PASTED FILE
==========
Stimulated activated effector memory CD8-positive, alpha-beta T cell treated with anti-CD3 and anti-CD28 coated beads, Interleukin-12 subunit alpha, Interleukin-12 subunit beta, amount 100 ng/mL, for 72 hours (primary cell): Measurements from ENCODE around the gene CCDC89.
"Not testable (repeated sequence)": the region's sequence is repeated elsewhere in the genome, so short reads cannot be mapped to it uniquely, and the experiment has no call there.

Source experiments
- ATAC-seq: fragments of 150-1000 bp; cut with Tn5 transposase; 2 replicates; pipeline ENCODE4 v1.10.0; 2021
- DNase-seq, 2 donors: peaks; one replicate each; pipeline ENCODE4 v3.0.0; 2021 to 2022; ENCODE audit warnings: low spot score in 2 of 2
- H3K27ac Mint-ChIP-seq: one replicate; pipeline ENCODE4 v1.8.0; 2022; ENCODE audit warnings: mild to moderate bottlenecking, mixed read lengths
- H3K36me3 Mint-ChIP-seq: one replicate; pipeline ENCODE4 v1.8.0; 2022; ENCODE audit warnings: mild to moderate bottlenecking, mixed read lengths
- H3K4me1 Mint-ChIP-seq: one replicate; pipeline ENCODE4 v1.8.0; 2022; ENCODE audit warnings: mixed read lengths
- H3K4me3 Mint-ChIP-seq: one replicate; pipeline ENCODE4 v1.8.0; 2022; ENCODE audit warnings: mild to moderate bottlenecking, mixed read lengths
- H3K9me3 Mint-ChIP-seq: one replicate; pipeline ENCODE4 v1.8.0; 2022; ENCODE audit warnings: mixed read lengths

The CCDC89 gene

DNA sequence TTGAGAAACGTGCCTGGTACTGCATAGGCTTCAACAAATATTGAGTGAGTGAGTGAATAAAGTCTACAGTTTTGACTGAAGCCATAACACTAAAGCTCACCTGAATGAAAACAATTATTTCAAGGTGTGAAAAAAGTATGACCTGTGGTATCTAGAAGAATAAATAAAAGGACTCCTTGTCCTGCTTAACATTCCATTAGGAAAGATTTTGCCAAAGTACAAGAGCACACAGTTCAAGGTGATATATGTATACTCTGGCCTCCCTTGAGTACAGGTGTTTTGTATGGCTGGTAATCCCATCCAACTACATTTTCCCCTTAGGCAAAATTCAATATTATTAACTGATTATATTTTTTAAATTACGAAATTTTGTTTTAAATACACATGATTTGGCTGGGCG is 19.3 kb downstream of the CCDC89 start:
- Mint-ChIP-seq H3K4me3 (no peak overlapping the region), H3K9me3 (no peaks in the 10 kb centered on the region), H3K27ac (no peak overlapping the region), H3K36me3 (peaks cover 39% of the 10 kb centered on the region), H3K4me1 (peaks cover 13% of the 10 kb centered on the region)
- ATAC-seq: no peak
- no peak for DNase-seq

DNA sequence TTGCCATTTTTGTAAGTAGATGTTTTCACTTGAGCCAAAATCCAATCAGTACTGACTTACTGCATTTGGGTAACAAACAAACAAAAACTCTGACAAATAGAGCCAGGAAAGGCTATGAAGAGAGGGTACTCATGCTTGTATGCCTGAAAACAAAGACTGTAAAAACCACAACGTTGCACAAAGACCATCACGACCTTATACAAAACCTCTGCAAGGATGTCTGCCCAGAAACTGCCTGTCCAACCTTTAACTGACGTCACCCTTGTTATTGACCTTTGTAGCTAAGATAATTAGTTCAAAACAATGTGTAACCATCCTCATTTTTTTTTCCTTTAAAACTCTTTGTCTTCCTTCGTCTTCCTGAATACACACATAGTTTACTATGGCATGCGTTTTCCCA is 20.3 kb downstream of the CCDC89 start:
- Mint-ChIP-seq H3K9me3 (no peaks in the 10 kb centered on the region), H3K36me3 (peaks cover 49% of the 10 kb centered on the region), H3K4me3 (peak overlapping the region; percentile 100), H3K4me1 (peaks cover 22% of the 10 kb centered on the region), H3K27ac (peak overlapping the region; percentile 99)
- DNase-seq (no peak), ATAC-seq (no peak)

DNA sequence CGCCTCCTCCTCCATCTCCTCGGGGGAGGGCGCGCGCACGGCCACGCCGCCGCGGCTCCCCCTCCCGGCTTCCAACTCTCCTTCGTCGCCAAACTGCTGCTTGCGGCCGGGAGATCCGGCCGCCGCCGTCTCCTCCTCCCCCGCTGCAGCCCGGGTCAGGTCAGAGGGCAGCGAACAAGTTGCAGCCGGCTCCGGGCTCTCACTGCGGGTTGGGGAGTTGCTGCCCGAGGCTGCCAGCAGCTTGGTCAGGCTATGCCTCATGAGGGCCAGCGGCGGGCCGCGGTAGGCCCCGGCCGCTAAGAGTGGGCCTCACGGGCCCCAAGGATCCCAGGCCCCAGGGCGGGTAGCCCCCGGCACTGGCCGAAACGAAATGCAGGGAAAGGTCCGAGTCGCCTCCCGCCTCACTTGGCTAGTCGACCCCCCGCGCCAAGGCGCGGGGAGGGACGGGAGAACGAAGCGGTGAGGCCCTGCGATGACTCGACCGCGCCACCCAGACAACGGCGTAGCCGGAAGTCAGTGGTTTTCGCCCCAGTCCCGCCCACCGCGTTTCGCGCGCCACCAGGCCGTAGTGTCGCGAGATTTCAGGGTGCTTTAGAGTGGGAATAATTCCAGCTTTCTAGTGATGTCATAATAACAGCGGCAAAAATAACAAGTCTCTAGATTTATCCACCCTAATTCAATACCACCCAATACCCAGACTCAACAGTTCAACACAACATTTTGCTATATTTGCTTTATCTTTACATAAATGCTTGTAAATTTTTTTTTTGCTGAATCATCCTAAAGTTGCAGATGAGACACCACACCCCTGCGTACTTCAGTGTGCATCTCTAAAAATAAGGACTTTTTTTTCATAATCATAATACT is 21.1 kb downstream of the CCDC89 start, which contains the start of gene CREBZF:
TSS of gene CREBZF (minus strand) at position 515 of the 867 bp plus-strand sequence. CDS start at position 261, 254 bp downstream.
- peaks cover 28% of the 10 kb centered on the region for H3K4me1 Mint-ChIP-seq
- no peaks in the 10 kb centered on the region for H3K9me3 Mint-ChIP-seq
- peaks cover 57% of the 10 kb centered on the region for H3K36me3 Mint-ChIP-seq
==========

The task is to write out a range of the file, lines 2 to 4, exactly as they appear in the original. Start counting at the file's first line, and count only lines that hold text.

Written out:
"Not testable (repeated sequence)": the region's sequence is repeated elsewhere in the genome, so short reads cannot be mapped to it uniquely, and the experiment has no call there.

Source experiments
- ATAC-seq: fragments of 150-1000 bp; cut with Tn5 transposase; 2 replicates; pipeline ENCODE4 v1.10.0; 2021